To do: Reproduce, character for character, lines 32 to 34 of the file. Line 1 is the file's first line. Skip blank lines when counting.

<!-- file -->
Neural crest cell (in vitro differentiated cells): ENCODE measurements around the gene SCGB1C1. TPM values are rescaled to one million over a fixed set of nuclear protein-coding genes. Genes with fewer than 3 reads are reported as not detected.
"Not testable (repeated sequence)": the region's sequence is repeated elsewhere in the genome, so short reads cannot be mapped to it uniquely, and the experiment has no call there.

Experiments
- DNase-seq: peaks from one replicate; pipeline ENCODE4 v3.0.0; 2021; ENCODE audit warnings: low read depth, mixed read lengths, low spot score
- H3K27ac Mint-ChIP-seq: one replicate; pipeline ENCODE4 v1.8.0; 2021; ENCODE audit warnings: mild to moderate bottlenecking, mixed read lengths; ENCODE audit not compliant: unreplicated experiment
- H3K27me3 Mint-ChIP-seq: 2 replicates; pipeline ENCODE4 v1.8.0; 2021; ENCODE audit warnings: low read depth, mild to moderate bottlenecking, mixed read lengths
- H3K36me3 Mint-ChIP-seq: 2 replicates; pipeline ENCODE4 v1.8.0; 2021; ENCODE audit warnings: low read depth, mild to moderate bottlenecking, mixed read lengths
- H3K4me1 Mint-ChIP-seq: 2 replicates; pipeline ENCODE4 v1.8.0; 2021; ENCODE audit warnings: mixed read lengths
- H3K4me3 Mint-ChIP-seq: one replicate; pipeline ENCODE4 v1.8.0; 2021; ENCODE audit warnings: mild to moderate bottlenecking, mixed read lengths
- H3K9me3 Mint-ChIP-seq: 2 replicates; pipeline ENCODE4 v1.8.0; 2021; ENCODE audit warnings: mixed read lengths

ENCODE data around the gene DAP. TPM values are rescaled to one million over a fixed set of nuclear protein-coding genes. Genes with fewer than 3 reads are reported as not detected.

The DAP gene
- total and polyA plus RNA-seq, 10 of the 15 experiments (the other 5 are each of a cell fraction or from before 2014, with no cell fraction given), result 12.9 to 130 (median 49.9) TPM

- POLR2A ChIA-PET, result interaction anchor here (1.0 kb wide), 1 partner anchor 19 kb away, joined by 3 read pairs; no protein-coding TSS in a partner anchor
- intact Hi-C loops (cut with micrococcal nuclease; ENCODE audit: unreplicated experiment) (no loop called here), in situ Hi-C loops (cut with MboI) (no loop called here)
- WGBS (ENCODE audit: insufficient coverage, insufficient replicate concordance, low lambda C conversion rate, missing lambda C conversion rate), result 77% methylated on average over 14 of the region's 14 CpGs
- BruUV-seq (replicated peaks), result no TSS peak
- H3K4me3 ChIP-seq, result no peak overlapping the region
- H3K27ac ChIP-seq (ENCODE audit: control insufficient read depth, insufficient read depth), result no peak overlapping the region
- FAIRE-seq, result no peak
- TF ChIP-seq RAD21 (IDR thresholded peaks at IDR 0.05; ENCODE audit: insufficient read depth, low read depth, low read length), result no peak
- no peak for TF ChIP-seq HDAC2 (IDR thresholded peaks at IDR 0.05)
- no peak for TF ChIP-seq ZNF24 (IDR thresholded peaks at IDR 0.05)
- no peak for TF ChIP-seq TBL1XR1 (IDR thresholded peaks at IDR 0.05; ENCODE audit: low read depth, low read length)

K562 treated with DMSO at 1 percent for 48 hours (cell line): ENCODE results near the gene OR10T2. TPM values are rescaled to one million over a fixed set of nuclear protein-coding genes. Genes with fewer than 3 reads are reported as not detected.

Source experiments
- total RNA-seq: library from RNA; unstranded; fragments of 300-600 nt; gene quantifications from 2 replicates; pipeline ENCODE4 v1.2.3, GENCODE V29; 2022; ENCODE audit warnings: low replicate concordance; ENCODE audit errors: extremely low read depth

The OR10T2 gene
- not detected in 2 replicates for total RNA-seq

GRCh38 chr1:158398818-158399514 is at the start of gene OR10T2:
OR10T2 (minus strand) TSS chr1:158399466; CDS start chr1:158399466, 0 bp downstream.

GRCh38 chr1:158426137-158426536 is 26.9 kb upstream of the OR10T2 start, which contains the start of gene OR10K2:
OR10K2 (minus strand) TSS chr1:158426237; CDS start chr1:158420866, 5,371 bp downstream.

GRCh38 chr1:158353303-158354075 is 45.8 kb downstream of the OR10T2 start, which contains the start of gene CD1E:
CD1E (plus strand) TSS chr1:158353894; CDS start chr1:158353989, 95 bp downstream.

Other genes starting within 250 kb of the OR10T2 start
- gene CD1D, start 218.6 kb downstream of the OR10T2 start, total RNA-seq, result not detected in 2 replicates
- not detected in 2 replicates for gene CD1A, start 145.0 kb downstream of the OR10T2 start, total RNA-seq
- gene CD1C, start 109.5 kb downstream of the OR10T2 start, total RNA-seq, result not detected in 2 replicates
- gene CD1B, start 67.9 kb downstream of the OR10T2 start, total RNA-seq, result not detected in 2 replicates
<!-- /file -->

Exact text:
GRCh38 chr1:158426137-158426536 is 26.9 kb upstream of the OR10T2 start, which contains the start of gene OR10K2:
OR10K2 (minus strand) TSS chr1:158426237; CDS start chr1:158420866, 5,371 bp downstream.

GRCh38 chr1:158353303-158354075 is 45.8 kb downstream of the OR10T2 start, which contains the start of gene CD1E: